As noted on JCC’s website, the nursing program is designed for full- or part-time study and can be completed in a minimum of two academic years of full-time study. Registered nurses can work in hospitals, physician’s offices, home health care services, outpatient clinics, schools, hospice care and rehabilitation facilities, among many other career options.

Scoma was no stranger to JCC when she returned to the campus in 2021. She previously received an associate’s degree from the college in the early 2000s.

Her second venture into higher education provided plenty of academic challenges.

“If you know anybody who’s been in nursing school, it’s not easy,” she said. “It’s challenging in itself and is like no other type of schooling that I’ve ever had.”

“It’s not your typical type of schooling,” she continued. “You have to change the whole way you think of things. … It was adjusting to how much time it takes to study and read because you had exams, sometimes every week, and sometimes you had two or three exams in one or two days.”

In Scoma’s last year in the nursing program, her son was hospitalized during Thanksgiving and Christmas. She used Zoom to attend class while staying in Rochester to be with her son. The arrangement may not have been ideal, but became necessary “just so I wouldn’t get behind and have to drop out of the program,” Scoma said.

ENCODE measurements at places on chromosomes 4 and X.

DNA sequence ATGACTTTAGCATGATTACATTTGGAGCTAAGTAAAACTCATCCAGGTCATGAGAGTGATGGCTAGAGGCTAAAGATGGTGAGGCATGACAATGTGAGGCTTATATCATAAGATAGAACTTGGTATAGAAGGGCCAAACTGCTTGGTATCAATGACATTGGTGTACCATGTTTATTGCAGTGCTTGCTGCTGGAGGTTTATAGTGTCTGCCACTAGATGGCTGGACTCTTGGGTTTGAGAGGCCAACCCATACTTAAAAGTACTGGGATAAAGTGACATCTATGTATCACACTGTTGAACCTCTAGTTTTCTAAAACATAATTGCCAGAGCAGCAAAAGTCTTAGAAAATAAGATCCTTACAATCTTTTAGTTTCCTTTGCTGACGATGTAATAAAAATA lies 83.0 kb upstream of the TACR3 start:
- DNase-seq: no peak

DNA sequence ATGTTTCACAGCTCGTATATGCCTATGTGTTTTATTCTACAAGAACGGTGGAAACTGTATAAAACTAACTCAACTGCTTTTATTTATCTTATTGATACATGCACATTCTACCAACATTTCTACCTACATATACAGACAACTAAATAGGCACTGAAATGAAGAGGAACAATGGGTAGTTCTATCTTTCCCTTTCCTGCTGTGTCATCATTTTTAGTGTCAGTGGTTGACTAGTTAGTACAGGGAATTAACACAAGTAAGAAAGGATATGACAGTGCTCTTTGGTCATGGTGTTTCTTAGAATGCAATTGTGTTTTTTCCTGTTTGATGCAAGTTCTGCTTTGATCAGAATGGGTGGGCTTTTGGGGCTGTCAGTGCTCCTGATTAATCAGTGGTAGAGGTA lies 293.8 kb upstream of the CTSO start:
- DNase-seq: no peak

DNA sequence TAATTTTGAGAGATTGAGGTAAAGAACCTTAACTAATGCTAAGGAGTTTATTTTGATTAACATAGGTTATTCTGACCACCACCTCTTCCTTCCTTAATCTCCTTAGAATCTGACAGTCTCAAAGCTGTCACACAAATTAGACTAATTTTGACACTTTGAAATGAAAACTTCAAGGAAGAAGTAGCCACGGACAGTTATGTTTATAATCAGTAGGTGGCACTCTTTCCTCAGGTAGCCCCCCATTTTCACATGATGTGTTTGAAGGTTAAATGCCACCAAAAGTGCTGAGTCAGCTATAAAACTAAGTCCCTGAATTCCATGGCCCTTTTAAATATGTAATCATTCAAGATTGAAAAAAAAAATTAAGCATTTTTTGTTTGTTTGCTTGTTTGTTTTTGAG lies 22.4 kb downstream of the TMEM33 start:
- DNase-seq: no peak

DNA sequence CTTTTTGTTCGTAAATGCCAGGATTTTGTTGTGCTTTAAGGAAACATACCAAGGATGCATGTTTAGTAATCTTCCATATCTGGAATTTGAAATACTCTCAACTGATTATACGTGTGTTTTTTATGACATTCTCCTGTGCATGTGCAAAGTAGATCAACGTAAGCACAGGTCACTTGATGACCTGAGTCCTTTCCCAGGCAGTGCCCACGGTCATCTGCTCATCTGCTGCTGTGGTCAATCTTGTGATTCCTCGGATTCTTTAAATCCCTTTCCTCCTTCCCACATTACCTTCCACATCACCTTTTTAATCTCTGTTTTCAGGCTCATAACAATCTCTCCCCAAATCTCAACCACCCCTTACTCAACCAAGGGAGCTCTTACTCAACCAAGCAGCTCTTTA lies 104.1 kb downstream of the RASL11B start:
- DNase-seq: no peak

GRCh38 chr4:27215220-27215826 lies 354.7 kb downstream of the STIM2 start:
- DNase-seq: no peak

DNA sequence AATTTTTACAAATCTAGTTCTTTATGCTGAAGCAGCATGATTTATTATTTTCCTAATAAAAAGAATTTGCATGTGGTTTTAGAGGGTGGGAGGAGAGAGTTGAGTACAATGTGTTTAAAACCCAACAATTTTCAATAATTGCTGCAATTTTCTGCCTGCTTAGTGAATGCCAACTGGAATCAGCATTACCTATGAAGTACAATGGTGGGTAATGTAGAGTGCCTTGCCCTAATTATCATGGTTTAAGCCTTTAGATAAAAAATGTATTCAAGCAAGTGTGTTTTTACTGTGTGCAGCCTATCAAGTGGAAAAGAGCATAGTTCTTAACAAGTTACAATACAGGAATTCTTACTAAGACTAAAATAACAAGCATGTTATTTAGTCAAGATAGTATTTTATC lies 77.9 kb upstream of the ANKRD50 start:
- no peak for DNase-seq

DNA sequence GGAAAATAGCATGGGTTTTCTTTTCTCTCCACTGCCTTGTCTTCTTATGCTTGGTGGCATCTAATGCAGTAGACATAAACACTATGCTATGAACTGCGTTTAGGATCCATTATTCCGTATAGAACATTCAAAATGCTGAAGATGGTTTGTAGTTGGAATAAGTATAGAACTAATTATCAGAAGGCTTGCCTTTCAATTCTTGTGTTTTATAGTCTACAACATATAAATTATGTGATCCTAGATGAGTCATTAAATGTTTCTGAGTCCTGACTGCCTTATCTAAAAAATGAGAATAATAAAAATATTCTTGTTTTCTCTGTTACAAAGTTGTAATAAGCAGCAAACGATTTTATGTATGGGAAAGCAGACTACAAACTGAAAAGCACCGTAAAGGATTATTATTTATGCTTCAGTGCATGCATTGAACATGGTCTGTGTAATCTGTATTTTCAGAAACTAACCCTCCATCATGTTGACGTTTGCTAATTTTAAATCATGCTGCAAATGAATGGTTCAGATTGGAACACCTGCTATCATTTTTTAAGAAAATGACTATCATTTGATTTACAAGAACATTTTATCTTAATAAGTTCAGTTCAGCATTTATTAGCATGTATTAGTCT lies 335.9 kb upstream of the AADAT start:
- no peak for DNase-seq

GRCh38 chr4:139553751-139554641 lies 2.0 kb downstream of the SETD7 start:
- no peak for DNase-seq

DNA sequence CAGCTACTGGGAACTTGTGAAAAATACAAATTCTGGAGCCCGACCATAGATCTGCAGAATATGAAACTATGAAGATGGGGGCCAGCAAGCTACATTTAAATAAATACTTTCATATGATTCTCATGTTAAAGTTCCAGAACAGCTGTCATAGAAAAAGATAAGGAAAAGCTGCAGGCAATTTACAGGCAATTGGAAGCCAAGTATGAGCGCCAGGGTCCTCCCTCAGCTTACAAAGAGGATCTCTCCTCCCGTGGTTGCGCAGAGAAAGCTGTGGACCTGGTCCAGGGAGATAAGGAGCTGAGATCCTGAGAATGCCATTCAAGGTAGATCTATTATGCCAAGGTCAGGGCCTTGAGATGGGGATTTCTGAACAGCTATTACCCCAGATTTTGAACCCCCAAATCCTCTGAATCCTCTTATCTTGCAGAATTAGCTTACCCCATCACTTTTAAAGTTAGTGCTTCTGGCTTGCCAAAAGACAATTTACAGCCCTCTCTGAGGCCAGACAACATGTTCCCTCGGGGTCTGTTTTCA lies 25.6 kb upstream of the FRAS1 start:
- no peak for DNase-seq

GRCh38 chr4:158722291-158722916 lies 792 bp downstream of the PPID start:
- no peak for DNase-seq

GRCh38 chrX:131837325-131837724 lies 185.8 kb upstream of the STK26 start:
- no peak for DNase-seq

She found time to be with her family – she credits her husband, Jim, for being supportive during her schooling – and to study.

“I think finding the balance of home and work and school was probably the most challenging thing,” she said.

MAKING NEW FRIENDS

Because Scoma’s class was on the smaller side, she said many of the students ended up becoming close friends. She noted that a few of her fellow classmates provided notes of lectures she missed while spending time with her son in the hospital.

When she was out for several weeks, other students often inquired about her. When she returned, she was peppered with questions about the condition of Sawyer.

“Everyone was so supportive, and I think that was the nice part of having such a small class,” said Scoma, who noted that class members got together for drinks after taking their final exam.

“I think it was just nice having a small group of people who knew each other. The nursing school is some place where you kind of make friends because you’re all in the same situation with learning and struggling.”

Scoma is currently employed as a registered nurse working on the fourth floor at UPMC Chautauqua. While still in school, she did an internship at the Jamestown hospital that provided her hands-on experience and made her fall in love with the job.

She’s grateful for the assistance she has received in her career change.

“The most amazing part was all the support that I got from everyone,” she said, “and, you know, from family, friends, friends at school, professors, my coworkers – even the nurses and physicians out in Rochester. Many just kind of cheered me on along the way and were there for me and my family.”

She specifically credited two professors, Debra Bablak and Dawn Babbage, as well as three friends, Samantha Michael, Sue Hawley and Kim Scoma, who helped her along the way.